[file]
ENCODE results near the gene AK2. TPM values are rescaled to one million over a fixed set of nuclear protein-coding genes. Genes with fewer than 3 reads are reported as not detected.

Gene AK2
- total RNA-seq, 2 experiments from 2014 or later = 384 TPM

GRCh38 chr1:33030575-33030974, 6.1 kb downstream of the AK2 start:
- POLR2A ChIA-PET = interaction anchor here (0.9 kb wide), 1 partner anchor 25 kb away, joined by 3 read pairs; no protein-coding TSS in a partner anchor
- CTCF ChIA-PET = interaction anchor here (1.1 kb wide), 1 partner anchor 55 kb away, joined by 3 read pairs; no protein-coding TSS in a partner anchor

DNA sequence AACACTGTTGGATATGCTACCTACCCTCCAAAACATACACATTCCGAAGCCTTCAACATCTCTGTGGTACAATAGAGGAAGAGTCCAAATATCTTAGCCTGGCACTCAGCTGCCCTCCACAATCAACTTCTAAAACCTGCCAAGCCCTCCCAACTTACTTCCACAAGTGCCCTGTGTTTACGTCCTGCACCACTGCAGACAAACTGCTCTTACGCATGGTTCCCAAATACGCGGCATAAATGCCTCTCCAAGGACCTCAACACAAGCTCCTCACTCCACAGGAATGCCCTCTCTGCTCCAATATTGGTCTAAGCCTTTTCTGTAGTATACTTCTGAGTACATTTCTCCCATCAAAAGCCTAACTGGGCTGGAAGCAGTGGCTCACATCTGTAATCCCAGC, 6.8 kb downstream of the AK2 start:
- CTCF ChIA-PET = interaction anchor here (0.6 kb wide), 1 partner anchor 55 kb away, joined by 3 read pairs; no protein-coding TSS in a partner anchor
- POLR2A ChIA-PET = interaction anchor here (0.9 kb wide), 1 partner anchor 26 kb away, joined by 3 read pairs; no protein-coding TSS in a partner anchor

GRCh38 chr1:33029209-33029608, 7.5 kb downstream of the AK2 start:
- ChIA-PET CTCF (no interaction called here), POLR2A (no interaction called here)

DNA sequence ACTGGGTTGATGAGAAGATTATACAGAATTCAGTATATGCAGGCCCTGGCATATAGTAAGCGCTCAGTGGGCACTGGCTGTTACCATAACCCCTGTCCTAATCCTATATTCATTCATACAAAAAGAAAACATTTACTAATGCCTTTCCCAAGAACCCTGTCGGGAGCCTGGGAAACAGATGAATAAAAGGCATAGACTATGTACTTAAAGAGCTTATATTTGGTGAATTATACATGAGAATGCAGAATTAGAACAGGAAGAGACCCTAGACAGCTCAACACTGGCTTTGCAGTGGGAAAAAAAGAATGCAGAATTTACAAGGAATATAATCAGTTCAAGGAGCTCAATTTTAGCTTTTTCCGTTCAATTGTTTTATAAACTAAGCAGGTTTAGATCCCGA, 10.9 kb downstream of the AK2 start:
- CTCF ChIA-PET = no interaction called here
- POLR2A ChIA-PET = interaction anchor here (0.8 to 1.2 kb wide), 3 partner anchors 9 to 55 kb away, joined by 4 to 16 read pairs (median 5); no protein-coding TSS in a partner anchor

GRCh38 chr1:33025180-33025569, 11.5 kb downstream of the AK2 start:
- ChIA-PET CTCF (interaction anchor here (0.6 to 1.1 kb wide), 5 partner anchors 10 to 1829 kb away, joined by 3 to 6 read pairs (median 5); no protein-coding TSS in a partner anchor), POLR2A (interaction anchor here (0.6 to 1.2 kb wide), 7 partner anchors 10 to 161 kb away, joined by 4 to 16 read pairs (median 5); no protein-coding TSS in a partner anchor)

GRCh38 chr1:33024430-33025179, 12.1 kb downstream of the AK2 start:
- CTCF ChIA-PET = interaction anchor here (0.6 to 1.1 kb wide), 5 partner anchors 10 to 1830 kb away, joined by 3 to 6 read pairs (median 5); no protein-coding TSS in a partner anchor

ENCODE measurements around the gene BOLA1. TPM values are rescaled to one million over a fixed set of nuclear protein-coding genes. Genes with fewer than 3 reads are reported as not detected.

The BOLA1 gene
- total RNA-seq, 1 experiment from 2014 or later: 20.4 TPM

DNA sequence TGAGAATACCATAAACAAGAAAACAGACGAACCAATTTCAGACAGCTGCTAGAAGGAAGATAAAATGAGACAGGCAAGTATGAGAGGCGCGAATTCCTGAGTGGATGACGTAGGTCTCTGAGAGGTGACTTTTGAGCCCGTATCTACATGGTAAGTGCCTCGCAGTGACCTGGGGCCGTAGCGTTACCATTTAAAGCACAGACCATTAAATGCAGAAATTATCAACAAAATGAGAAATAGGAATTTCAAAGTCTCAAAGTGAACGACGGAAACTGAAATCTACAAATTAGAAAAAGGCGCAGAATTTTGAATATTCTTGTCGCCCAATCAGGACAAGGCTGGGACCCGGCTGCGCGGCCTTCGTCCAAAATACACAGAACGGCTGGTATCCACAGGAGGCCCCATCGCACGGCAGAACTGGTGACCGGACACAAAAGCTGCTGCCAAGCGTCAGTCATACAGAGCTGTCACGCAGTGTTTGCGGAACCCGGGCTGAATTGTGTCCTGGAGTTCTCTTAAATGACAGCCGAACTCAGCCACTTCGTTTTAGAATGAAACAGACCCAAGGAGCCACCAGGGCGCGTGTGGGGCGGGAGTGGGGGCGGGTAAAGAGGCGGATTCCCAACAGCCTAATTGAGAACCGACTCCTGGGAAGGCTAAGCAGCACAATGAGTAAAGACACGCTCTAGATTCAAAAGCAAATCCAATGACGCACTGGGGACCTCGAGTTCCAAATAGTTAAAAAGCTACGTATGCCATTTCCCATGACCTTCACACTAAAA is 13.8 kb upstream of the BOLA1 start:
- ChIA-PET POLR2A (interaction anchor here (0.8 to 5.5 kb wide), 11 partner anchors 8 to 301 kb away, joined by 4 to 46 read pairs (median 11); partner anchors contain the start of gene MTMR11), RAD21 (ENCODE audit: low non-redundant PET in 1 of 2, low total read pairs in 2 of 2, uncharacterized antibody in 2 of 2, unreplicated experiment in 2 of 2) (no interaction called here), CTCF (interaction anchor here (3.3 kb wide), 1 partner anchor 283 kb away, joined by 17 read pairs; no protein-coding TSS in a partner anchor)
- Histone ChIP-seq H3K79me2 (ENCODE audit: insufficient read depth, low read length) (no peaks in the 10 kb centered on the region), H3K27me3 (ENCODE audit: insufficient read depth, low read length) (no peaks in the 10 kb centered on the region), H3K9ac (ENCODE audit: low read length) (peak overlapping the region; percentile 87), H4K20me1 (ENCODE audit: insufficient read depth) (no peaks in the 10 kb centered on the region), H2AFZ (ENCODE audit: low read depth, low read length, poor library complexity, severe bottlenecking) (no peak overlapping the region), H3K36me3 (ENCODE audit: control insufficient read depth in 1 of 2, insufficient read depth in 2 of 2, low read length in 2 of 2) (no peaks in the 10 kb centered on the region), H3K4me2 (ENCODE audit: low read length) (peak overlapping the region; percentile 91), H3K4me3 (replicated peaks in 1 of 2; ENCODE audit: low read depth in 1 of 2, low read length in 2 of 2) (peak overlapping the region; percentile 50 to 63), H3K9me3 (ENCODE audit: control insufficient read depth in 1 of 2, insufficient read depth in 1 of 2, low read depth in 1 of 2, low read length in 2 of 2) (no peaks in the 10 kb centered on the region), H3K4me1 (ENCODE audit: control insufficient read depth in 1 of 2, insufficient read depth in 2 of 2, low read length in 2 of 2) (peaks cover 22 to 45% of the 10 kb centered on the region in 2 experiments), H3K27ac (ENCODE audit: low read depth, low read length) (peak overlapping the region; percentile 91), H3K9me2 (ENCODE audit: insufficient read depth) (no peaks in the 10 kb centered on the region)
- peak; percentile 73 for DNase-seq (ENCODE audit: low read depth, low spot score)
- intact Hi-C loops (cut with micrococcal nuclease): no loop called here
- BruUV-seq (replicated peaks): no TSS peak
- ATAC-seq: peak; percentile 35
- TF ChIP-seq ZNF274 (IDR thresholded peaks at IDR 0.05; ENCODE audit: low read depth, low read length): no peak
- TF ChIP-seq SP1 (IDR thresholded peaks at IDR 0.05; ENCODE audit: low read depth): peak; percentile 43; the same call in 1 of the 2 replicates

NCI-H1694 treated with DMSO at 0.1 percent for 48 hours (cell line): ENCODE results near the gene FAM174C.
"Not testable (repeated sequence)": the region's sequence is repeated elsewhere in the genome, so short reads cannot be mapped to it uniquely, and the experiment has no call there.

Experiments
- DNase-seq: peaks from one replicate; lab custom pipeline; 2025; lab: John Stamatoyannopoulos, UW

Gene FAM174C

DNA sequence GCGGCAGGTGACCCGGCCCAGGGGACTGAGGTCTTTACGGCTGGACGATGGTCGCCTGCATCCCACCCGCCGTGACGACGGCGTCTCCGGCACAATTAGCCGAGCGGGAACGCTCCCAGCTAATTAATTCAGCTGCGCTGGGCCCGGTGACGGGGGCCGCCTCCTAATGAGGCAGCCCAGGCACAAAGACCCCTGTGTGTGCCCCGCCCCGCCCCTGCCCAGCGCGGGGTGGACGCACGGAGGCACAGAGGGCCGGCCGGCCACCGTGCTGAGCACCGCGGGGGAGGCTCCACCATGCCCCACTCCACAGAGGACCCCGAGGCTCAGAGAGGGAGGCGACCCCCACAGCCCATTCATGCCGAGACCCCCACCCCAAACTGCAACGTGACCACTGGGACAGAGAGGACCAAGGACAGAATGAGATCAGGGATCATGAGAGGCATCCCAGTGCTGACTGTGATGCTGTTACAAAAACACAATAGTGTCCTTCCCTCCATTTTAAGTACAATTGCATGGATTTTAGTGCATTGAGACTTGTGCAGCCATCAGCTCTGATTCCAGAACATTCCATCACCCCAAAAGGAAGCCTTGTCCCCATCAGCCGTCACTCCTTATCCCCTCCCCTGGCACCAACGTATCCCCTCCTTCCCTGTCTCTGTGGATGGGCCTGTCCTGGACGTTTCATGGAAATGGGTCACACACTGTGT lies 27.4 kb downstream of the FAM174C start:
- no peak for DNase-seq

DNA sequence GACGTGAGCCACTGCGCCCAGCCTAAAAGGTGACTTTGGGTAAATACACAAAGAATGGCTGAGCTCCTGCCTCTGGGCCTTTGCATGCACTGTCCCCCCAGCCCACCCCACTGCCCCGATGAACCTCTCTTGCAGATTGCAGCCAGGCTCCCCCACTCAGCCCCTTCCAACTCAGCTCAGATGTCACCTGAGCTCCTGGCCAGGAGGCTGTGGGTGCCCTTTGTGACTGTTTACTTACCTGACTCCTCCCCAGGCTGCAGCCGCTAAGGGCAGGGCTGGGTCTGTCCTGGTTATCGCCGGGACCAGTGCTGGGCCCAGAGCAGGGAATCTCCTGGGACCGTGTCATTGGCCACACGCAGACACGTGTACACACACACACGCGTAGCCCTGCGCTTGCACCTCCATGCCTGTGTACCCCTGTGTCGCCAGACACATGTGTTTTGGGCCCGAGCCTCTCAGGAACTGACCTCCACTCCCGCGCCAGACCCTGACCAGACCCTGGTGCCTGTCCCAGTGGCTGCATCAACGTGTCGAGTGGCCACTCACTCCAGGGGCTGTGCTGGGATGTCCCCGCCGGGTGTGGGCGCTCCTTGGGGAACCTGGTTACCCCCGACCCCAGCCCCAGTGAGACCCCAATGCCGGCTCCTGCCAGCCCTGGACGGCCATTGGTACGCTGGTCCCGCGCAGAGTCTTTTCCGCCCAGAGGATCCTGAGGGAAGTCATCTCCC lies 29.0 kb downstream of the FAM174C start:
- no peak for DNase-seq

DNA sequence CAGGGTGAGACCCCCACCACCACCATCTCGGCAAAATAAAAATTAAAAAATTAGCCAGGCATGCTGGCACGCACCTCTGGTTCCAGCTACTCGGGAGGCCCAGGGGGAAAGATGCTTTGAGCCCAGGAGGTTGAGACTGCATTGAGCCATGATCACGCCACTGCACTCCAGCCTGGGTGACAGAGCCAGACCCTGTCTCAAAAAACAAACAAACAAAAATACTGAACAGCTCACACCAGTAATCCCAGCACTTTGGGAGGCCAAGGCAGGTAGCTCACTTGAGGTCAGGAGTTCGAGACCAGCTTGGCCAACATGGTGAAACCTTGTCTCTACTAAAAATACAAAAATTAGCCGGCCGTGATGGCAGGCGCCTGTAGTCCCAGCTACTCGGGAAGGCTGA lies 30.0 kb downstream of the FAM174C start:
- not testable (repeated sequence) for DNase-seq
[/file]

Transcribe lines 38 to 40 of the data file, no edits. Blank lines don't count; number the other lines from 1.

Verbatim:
DNA sequence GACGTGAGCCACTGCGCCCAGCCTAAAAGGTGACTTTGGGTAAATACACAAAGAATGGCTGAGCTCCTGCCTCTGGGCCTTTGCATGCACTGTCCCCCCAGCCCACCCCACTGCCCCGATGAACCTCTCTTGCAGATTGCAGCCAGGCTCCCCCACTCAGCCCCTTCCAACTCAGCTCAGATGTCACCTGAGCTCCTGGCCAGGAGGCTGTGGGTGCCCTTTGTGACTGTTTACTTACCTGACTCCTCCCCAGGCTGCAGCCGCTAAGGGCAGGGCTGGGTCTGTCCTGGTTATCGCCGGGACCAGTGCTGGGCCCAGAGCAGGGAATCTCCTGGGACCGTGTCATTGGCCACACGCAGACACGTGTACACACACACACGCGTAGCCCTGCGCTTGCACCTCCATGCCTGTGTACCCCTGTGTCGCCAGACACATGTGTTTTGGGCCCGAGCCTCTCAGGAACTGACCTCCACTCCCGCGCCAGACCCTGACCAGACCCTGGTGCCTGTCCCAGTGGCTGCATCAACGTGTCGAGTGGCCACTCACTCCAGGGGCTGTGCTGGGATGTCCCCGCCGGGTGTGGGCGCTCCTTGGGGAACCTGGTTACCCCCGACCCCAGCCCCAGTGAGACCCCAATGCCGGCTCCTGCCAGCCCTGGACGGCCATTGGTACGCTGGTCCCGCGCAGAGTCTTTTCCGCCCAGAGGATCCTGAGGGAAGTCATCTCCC lies 29.0 kb downstream of the FAM174C start:
- no peak for DNase-seq

DNA sequence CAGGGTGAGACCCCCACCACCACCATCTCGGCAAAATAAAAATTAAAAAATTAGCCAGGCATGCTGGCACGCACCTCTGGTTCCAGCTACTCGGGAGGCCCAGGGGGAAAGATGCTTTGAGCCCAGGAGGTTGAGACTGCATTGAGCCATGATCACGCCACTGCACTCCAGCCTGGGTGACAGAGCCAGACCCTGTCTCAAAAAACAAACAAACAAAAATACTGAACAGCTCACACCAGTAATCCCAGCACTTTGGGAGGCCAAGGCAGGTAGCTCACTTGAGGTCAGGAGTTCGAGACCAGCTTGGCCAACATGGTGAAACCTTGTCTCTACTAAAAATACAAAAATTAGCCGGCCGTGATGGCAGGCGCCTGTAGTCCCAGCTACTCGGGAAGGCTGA lies 30.0 kb downstream of the FAM174C start: